8. Releasing Sessions – Twice a year, when making my seasonal clothing switch, I go through my drawers and closet to let go of the things that are taking up real estate, but that no longer fit or are wanted.

9. iLove – I’m a card-carrying member of the Apple fan club. I’m not sure how I’d stay organized without my 3 i’s- iPhone, iPad, and iMac. They sync with each other. They capture all my assorted lists, to dos, contacts, images, and schedule. They color code and remind me with dings and pop-ups. I know I functioned pre-“i”, but can’t remember how. My digital world, which meshes with my actual world, is organized in these three amazing devices.

10. Not to Do” List – Before saying “yes,” to others or myself, I think carefully about the commitment. While I live a full, busy life, I try not to overschedule. This lets me fully enjoy what I have said “yes” to. If I’ve said “yes” to too many things and begin feeling overwhelmed, I look for what might be a candidate for the “Not to Do” list.


Linda Samuels, CPO-CD® is a compassionate, enthusiastic professional organizer and coach, founder of Oh, So Organized! (1993), author of The Other Side of Organized and blogger on organizing and life balance.  She has been featured in The New York Times, Woman’s Day, Bottom Line Personal, Westchester Magazine, Everyday with Rachael Ray, and Connect with Linda on Twitter, Facebook, Pinterest, blog, or website. Sign up for a free monthly e-newsletter with bonus tips at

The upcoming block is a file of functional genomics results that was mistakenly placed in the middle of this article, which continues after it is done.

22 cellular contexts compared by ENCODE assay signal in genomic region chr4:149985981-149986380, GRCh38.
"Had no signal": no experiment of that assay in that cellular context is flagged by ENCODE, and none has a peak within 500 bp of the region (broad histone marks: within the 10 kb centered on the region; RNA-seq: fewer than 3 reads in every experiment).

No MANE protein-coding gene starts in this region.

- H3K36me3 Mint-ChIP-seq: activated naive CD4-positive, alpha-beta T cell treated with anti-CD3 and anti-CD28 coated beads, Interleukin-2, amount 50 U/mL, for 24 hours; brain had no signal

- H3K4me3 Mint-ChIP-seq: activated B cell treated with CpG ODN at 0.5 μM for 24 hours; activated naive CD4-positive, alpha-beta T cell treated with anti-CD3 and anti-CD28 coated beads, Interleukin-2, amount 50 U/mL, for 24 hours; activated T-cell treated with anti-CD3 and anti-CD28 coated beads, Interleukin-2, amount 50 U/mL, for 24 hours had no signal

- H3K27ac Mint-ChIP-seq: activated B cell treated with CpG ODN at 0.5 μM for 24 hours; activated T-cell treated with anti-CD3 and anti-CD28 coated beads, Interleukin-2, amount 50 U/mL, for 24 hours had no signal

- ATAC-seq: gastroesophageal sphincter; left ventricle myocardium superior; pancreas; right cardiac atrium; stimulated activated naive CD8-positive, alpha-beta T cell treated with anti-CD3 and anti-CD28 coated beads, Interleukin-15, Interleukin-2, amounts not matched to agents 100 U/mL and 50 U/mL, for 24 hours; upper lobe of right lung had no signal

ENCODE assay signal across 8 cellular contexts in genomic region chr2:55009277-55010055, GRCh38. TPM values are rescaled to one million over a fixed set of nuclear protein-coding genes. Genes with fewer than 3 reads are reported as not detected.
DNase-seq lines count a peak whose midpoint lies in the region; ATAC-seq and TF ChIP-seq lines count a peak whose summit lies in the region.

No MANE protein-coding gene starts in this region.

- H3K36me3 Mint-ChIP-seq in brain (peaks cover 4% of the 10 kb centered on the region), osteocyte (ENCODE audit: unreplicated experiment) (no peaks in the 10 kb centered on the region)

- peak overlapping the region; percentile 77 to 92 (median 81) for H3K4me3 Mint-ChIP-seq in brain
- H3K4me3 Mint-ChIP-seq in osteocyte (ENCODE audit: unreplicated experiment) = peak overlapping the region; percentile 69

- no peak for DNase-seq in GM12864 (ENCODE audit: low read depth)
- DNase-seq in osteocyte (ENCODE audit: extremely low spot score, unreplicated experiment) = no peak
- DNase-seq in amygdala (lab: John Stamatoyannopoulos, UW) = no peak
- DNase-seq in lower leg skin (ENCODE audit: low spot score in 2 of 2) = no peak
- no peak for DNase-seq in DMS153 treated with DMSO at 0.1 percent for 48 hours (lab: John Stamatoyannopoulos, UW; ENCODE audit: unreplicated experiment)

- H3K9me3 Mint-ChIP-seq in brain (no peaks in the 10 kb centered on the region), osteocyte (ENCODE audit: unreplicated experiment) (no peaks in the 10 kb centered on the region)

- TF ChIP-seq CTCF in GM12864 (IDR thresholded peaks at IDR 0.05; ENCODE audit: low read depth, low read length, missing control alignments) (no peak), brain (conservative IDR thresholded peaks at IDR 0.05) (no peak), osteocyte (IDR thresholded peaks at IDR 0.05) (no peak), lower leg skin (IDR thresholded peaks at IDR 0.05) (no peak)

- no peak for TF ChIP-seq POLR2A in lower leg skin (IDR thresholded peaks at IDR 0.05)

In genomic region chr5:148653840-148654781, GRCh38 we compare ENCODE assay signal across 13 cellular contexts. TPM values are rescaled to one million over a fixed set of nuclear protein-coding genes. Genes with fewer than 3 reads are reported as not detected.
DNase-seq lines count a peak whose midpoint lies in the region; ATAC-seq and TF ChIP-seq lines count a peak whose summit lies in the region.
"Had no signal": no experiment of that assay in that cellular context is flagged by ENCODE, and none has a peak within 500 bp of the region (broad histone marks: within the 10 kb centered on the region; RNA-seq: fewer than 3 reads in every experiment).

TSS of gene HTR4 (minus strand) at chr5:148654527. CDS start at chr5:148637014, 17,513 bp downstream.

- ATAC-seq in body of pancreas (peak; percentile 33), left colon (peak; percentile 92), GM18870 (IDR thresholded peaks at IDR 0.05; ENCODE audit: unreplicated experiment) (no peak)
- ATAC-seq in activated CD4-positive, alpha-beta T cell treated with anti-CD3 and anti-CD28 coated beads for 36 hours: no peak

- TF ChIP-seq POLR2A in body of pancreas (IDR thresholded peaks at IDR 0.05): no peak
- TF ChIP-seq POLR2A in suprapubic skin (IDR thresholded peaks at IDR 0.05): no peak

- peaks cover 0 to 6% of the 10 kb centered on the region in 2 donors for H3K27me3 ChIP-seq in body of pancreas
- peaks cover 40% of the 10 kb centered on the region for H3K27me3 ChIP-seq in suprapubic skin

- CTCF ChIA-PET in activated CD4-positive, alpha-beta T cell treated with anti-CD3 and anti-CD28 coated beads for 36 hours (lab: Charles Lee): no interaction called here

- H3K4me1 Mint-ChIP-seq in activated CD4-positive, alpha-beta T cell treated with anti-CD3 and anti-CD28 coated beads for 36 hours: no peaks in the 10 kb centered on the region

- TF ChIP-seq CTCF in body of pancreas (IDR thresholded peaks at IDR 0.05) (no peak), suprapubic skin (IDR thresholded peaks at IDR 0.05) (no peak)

How I do it! 10 Organizing Tips by Janice Simon, MA, CPO

 I love the concept of sharing our inside secrets as organizers. Throughout the month of May I have asked my colleagues to share what works for them.  I know you will enjoy this post from Janice Simon, in house organizer at M.D.Anderson.


Janice Marie Simon

I work as an in-house organizer at a Houston area hospital, and I also have a home I’m trying to renovate. Here are a few of the ways I organize myself.

  • Go digital whenever possible. I use Dropbox to house my documents and photos, Evernote to capture my ideas and things that catch my eye, Wunderlist keeps my action list handy, and the calendar with my email lets me know where I’m supposed to be. At work, I use a scanner to create PDF’s of anything that didn’t come to me electronically, and I’m starting the same process at home.